Pilleriin Sikka is a postdoctoral research fellow in the Department of Psychology at Stanford University, a postdoctoral researcher in the Department of Psychology at the University of Turku (Finland), and a senior lecturer in cognitive neuroscience in the Department of Cognitive Neuroscience and Philosophy at the University of Skövde (Sweden). She holds a PhD degree in psychology (University of Turku, Finland), MSc degree in neuroscience (University of Oxford, UK), as well as MSc and BSc degrees in psychology (University of Tallinn, Estonia). Previously, she worked in the Department of Psychiatry at the University of Oxford (UK) in the field of molecular neuroscience. Pilleriin has received several prestigious research (e.g., Postdoctoral Reseach Award from the Finnish Foundations' Post Doc Pool) and teaching (The Golden Apple Award for Excellence in Teaching) awards as well as research grants (as a PI) from international and national foundations. She has more than ten years of teaching experience (courses in neuroscience, psychology, and well-being) and supervised as well as served as a mentor to many undergraduate and graduate students in the fields of psychology and cognitive neuroscience.

Honors & Awards

  • Merited Lecturer (awarded for excellence in research-based teaching), University of Skövde, Sweden (2022)
  • First Prize for PhD dissertation, Skaraborg’s Academy, Sweden (2021)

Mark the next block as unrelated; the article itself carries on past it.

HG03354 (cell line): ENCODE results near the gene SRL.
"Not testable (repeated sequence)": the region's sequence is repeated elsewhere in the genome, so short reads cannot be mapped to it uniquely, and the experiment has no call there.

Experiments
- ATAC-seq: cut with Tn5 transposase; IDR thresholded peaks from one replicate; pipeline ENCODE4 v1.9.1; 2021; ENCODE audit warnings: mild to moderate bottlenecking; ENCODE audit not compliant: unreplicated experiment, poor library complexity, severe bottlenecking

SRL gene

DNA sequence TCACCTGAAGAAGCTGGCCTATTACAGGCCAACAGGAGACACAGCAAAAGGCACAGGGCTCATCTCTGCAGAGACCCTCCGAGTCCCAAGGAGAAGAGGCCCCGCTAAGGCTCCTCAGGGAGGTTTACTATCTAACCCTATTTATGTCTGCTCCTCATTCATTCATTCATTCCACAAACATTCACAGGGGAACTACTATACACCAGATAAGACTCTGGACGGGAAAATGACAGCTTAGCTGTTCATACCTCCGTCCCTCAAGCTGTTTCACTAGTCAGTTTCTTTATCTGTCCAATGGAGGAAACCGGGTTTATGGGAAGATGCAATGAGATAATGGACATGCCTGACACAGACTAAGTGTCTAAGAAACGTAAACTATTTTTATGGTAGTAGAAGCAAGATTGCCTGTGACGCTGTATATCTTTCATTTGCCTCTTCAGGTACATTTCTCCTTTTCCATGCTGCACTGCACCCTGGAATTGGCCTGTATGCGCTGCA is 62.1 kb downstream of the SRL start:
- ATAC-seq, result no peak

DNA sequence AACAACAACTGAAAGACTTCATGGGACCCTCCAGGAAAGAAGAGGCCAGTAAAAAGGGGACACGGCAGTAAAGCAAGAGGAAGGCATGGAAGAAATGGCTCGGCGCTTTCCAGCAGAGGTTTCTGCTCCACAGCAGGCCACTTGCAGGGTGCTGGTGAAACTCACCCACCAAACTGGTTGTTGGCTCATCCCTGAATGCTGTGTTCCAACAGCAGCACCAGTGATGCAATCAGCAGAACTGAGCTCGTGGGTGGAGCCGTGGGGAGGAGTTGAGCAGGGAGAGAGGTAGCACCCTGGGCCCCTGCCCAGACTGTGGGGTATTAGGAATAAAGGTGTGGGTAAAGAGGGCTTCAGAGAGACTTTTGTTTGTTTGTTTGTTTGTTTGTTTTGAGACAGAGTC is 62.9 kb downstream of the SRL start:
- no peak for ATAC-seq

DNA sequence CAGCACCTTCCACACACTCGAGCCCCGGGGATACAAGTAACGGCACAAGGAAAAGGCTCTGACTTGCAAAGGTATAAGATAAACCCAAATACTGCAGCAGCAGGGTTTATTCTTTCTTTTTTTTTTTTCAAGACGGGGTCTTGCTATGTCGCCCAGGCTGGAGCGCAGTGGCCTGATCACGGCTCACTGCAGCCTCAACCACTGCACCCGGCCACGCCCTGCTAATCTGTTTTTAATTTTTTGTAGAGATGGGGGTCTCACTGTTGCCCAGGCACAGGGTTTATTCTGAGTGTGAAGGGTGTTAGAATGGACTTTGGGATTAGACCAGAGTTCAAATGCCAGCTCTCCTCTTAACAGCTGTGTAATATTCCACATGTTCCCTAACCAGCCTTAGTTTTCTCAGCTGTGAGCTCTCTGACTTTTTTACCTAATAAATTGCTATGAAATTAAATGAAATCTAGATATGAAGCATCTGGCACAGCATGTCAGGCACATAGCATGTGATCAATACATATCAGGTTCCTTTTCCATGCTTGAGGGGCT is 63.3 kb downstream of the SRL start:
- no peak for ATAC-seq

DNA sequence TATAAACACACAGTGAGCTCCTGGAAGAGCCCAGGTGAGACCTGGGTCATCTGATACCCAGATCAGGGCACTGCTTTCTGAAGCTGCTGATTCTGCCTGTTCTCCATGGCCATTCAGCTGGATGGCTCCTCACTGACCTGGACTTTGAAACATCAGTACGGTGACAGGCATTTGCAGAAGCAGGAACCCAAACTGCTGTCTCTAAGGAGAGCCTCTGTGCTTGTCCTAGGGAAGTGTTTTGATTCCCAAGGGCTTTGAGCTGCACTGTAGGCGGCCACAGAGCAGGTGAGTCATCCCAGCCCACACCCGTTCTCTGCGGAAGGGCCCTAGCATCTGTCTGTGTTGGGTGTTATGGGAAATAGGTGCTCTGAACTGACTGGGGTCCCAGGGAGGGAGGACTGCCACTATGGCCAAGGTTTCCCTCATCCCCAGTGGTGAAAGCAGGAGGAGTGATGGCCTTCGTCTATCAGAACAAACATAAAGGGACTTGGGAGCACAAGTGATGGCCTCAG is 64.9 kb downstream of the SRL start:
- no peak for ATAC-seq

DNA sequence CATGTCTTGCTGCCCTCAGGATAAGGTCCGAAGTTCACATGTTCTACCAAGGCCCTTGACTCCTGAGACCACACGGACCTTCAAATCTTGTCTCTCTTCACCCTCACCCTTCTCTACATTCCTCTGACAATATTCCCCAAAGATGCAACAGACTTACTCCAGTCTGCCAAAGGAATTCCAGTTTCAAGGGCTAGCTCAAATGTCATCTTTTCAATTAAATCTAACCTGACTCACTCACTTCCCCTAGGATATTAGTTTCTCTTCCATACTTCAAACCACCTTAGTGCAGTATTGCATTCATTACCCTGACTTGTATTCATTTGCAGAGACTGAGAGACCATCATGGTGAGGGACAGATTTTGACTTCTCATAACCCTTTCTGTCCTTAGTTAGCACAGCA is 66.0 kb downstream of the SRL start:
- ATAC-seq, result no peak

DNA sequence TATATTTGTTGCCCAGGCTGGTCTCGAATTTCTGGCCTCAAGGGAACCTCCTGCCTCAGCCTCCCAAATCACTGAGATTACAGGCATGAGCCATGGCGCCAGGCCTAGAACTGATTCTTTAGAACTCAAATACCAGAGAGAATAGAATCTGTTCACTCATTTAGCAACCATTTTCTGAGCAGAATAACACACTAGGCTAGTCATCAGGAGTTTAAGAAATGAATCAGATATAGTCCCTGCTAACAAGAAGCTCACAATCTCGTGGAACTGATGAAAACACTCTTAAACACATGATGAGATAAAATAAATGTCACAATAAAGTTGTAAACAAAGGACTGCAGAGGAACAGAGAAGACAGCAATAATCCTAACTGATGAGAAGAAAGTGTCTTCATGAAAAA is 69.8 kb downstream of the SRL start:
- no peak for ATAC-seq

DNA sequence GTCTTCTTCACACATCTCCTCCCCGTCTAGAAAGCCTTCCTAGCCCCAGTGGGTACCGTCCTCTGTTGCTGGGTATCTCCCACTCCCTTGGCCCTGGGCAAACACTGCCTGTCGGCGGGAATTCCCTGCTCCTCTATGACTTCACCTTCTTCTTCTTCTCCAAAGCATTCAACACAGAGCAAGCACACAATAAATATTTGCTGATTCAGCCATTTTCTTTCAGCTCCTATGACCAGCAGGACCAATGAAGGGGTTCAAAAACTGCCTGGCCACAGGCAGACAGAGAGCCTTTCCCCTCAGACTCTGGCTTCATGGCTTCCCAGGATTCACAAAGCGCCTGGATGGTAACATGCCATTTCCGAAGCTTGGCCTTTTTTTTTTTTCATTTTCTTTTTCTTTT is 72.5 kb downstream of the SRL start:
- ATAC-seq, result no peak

• PhD Dissertation Award, The Finnish Sleep Research Society, Finland (2021)
  • Postdoctoral Fellowship, The Finnish Foundations' Post Doc Pool and the Emil Aaltonen Foundation (2020)
  • The Golden Apple Award for Excellence in Teaching, University of Skövde, Sweden (2020)
  • Best Poster Award, The Finnish Sleep Research Society, Finland (2018)
  • The Golden Apple Award for Excellence in Teaching, University of Skövde, Sweden (2015)
  • The Golden Apple Award for Excellence in Teaching, University of Skövde, Sweden (2010)
  • Winner of the Main Prize at the National Contest for University Students, Estonian Research Council (2005)
  • Winner of the Main Prize at the Contest of Students’ Research Papers, Tallinn University, Estonia (2005)
  • Harald Raudsep Scholarship, Estonian-Revelia Academic Fund, Maryland, USA (2005)
  • Kristjan Jaak Scholarship, Archimedes Foundation, Estonia (2005)
  • Kristjan Jaak Scholarship, Archimedes Foundation, Estonia (2004)
  • National Scholarship, Estonian Ministry of Education and Research, Estonia (2000)

Boards, Advisory Committees, Professional Organizations

  • Member, Society for Affective Science (SAS)
  • Member, International Society for Research on Emotion (ISRE)
  • Member, Association for the Scientific Study of Consciousness (ASSC)
  • Member, European Sleep Research Society (ESRS)
  • Member, Finnish Sleep Research Society (SUS)
  • Member, International Association for the Scientific Study of Dreams (IASD)

Professional Education

  • Ph.D., University of Turku (Finland), Psychology (2020)

Stanford Advisors

Current Research and Scholarly Interests

Pilleriin's main research interests focus on emotions and emotion regulation, mental well-being, sleep and dreaming, and consciousness. More specifically, she conducts research on the nature and continuity of emotions and emotion regulation across the wake-sleep cycle and how these are related to health and well-being. She also strives to understand the psychology and neurobiology of peace of mind as an aspect of mental well-being. In her research Pilleriin uses a multidisciplinary and multilevel framework that draws on the concepts, theories, and methods from the fields of philosophy, psychology, (affective) neuroscience, and (molecular) biology, and integrates different research areas, such as emotion research, sleep and dream research, consciousness research, and well-being research.